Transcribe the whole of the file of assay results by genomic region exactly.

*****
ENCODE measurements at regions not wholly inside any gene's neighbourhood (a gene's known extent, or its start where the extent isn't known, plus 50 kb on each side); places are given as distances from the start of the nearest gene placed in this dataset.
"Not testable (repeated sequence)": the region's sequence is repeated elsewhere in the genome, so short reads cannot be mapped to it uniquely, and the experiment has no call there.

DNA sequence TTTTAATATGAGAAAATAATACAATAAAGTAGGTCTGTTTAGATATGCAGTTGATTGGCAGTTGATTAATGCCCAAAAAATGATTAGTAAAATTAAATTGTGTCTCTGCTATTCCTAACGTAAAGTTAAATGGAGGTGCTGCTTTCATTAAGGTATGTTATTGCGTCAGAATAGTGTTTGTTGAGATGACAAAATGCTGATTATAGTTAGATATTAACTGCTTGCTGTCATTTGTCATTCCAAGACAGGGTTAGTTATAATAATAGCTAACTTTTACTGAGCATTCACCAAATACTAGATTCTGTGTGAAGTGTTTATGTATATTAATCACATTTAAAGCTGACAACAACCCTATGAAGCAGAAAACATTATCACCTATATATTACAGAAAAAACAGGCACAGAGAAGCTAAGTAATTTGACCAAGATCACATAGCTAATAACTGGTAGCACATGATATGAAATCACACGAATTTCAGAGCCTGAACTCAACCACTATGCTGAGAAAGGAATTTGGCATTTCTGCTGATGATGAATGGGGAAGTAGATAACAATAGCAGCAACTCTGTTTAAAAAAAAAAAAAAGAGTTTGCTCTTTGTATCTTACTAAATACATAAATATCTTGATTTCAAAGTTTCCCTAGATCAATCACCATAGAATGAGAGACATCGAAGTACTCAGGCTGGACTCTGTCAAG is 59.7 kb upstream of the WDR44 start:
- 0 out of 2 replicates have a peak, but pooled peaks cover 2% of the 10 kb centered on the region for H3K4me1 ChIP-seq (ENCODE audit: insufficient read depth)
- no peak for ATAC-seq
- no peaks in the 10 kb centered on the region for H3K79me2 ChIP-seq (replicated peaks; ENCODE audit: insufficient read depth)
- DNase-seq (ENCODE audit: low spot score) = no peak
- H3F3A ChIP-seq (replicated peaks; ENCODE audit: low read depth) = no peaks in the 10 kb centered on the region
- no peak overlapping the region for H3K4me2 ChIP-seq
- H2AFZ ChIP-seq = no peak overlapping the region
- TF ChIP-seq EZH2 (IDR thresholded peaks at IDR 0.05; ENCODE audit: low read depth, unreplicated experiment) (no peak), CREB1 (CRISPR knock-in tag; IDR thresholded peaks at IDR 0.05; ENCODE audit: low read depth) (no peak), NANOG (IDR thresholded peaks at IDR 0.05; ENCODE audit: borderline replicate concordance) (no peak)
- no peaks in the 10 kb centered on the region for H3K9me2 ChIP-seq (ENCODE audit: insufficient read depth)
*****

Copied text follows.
ENCODE measurements at regions not wholly inside any gene's neighbourhood (a gene's known extent, or its start where the extent isn't known, plus 50 kb on each side); places are given as distances from the start of the nearest gene placed in this dataset.
"Not testable (repeated sequence)": the region's sequence is repeated elsewhere in the genome, so short reads cannot be mapped to it uniquely, and the experiment has no call there.

DNA sequence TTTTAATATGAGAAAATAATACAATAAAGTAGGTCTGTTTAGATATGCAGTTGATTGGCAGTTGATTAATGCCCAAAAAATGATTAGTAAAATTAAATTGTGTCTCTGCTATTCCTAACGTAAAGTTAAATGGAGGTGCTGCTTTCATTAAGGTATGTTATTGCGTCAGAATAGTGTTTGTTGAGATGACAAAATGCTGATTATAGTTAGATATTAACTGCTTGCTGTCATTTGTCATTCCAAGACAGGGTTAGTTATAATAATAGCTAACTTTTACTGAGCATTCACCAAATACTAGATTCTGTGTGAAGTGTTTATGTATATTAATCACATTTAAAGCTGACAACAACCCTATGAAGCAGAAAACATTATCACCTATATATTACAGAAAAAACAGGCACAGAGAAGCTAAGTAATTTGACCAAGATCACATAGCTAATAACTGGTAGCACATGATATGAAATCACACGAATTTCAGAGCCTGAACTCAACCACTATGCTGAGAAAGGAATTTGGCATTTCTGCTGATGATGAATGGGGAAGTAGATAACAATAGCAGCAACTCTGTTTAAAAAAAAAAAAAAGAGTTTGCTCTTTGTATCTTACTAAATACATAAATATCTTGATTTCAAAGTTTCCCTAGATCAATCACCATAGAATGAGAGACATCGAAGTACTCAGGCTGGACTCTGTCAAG is 59.7 kb upstream of the WDR44 start:
- 0 out of 2 replicates have a peak, but pooled peaks cover 2% of the 10 kb centered on the region for H3K4me1 ChIP-seq (ENCODE audit: insufficient read depth)
- no peak for ATAC-seq
- no peaks in the 10 kb centered on the region for H3K79me2 ChIP-seq (replicated peaks; ENCODE audit: insufficient read depth)
- DNase-seq (ENCODE audit: low spot score) = no peak
- H3F3A ChIP-seq (replicated peaks; ENCODE audit: low read depth) = no peaks in the 10 kb centered on the region
- no peak overlapping the region for H3K4me2 ChIP-seq
- H2AFZ ChIP-seq = no peak overlapping the region
- TF ChIP-seq EZH2 (IDR thresholded peaks at IDR 0.05; ENCODE audit: low read depth, unreplicated experiment) (no peak), CREB1 (CRISPR knock-in tag; IDR thresholded peaks at IDR 0.05; ENCODE audit: low read depth) (no peak), NANOG (IDR thresholded peaks at IDR 0.05; ENCODE audit: borderline replicate concordance) (no peak)
- no peaks in the 10 kb centered on the region for H3K9me2 ChIP-seq (ENCODE audit: insufficient read depth)